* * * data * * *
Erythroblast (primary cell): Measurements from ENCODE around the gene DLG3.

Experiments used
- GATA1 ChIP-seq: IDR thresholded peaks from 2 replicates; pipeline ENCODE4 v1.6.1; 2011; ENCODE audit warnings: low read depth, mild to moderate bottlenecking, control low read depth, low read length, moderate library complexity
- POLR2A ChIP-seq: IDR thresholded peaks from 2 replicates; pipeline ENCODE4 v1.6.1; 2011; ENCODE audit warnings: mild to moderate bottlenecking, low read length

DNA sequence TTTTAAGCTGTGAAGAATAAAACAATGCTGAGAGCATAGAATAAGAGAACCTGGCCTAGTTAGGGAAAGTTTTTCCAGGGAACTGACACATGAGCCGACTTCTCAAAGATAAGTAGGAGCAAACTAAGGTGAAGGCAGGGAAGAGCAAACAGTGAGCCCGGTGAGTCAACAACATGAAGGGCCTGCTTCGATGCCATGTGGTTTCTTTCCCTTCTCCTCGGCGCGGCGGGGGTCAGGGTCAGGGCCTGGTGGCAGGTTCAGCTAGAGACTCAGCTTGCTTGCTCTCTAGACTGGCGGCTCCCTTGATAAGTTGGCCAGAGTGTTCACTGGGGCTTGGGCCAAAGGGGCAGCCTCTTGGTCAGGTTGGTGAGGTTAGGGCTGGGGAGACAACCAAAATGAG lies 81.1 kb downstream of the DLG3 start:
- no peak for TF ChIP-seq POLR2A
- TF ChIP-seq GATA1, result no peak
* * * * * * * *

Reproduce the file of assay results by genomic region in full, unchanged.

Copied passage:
Erythroblast (primary cell): Measurements from ENCODE around the gene DLG3.

Experiments used
- GATA1 ChIP-seq: IDR thresholded peaks from 2 replicates; pipeline ENCODE4 v1.6.1; 2011; ENCODE audit warnings: low read depth, mild to moderate bottlenecking, control low read depth, low read length, moderate library complexity
- POLR2A ChIP-seq: IDR thresholded peaks from 2 replicates; pipeline ENCODE4 v1.6.1; 2011; ENCODE audit warnings: mild to moderate bottlenecking, low read length

DNA sequence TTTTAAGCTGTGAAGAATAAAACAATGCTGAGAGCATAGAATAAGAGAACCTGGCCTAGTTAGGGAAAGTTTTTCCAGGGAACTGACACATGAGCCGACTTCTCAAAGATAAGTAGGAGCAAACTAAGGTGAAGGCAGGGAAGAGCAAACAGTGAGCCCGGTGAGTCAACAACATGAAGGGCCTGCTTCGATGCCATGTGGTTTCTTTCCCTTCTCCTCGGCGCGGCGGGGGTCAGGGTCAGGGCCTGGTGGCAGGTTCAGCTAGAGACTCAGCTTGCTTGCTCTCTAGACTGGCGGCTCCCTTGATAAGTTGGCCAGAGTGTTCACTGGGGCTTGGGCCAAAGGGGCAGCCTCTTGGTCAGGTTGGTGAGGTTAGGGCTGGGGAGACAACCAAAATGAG lies 81.1 kb downstream of the DLG3 start:
- no peak for TF ChIP-seq POLR2A
- TF ChIP-seq GATA1, result no peak